Political and security concerns may stifle economic growth

DUBAI — Political and security concerns in the Arab world, the high price of oil and its impact on reform efforts, and the region's high rate of unemployment, are the main issues that will be tackled at the fourth Arab Strategy Forum (ASF), said the ASF's vice-chairman, Nabil Al Yousuf yesterday. The theme of the two-day forum, which will run from December 4-6, is 'Creating Opportunity from Change'.

By Lucia Dore (Senior correspondent)

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Published: Fri 7 Jul 2006, 12:15 PM

Last updated: Sat 4 Apr 2015, 3:00 PM

More than 500 Arab leaders from the Gulf, Levant and North Africa are expected to come together at the Madinat Jumeirah, Dubai, to discuss concrete strategies for resolving current and critical issues in the region.

It will focus on three main issues, explained Al Yousuf. First, the political and government systems in the Arab world, in particular the impact of political and security changes. "Will security threats stifle growth or create opportunities?" he asked. And there is a major trend towards greater participation in government, he said. "What, therefore is the role of the government going forward? Will it be a facilitator of development and growth?" he asked.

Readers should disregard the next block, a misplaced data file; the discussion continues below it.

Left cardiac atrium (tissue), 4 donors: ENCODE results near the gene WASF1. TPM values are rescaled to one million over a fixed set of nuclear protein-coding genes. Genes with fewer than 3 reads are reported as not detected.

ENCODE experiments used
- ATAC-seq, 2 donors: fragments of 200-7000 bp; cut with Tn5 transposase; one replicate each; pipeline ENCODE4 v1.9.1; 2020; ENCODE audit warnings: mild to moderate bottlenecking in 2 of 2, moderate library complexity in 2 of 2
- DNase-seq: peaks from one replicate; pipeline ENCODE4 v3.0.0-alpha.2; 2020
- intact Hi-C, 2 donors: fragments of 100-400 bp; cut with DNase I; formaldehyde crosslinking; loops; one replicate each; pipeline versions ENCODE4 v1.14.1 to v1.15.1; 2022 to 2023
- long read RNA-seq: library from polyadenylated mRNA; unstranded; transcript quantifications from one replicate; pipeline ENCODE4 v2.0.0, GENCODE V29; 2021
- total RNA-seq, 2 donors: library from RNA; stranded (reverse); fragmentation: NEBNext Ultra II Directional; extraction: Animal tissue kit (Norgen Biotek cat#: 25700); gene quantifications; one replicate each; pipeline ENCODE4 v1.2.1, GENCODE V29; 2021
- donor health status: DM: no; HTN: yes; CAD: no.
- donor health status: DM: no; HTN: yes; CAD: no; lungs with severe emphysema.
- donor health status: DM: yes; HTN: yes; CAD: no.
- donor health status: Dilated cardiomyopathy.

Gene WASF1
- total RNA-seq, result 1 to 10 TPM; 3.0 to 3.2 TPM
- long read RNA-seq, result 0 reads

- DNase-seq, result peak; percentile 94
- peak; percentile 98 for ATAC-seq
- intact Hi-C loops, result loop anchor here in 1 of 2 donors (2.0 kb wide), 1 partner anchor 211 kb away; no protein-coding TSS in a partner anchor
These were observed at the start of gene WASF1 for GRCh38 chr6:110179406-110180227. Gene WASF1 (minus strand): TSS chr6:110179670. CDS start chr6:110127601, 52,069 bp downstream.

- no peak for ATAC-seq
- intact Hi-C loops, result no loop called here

The second concern will focus on economic and business trends. An important question is whether the rising price of oil will encourage governments to halt the reform efforts begun when the oil price was much lower, said Al Yousuf. And what role will the government play a role in attracting investment? "Do they think there is already enough investment in the region to fuel growth?" he asked. "Are governments creating opportunities to absorb capital or will it flow outside the Arab world?"

The third concern is what is happening on the social front, especially the education system and whether it will be able to meet the needs of the job market, said Al Yousuf. High unemployment across the Arab world is forcing governments to seek new ways to reduce unemployment levels, and there has been increasing discussion about how encouraging entrepreneurship and innovation can bring down these levels. Al Yousuf said it is important to address how other countries look at the Arab world and their perceptions of it.

Unlike earlier forums, the ASF has this year commissioned bespoke research and data to ensure that the "issues can be looked at from the perspective of the Arab world," said Al Yousuf. He also said that participants would be able to use more sophisticated technology in order to increase the level of participation between delegates and speakers.

Speakers at the 2001 and 2004 forums included Bill Clinton, former US president; Prince Al Waleed bin Talal Al Saud, chairman of Kingdom Holding company and one of the leading entrepreneurs and international investors; Madeleine Albright, former US secretary of state; and Mohamed Al Baradei, director general of the International Atomic Energy Agency.



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